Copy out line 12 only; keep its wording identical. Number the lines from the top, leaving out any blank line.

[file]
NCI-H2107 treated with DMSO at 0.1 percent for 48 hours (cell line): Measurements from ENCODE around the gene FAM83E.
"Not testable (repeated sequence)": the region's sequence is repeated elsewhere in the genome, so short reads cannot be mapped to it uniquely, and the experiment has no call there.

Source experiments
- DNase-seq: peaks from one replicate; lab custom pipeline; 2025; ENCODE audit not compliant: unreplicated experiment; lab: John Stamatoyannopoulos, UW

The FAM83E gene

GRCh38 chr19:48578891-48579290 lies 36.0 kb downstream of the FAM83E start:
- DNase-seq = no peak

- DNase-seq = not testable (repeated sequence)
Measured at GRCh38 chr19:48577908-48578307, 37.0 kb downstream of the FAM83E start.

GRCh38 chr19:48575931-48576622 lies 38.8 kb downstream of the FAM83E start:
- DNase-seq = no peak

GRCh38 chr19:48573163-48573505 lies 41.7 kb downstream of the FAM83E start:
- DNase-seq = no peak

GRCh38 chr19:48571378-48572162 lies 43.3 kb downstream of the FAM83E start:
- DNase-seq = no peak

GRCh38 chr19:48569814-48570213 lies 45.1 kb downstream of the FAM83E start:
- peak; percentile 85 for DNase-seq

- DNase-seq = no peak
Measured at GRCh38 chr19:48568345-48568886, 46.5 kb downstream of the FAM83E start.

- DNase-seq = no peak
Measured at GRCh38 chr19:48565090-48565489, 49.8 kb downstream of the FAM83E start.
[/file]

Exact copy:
GRCh38 chr19:48573163-48573505 lies 41.7 kb downstream of the FAM83E start: